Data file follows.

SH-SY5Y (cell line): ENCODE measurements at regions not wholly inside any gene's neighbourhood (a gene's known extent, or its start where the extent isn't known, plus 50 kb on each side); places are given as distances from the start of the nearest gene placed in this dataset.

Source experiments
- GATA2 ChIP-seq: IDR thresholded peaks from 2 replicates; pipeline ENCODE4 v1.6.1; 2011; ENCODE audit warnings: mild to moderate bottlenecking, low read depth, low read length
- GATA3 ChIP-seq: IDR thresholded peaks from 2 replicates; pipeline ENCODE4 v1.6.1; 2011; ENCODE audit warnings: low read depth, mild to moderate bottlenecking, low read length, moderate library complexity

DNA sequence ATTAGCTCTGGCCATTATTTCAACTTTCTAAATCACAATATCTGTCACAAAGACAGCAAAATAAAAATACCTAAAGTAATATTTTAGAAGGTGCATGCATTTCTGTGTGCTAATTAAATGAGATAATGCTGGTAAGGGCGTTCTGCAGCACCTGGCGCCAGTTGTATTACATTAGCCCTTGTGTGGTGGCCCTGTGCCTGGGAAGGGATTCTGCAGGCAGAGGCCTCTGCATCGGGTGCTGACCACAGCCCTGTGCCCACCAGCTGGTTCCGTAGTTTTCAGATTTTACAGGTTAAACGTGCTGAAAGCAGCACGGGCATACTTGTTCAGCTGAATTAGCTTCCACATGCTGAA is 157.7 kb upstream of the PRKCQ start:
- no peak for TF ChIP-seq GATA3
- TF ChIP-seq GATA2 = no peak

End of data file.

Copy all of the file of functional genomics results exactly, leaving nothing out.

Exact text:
SH-SY5Y (cell line): ENCODE measurements at regions not wholly inside any gene's neighbourhood (a gene's known extent, or its start where the extent isn't known, plus 50 kb on each side); places are given as distances from the start of the nearest gene placed in this dataset.

Source experiments
- GATA2 ChIP-seq: IDR thresholded peaks from 2 replicates; pipeline ENCODE4 v1.6.1; 2011; ENCODE audit warnings: mild to moderate bottlenecking, low read depth, low read length
- GATA3 ChIP-seq: IDR thresholded peaks from 2 replicates; pipeline ENCODE4 v1.6.1; 2011; ENCODE audit warnings: low read depth, mild to moderate bottlenecking, low read length, moderate library complexity

DNA sequence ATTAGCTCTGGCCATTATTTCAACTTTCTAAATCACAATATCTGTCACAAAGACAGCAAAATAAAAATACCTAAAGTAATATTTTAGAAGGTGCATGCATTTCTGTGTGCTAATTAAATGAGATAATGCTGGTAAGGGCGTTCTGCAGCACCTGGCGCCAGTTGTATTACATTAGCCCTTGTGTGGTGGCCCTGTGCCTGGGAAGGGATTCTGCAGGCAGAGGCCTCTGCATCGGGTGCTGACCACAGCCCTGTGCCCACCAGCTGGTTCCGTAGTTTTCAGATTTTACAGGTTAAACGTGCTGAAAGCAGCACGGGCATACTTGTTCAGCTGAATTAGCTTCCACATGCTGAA is 157.7 kb upstream of the PRKCQ start:
- no peak for TF ChIP-seq GATA3
- TF ChIP-seq GATA2 = no peak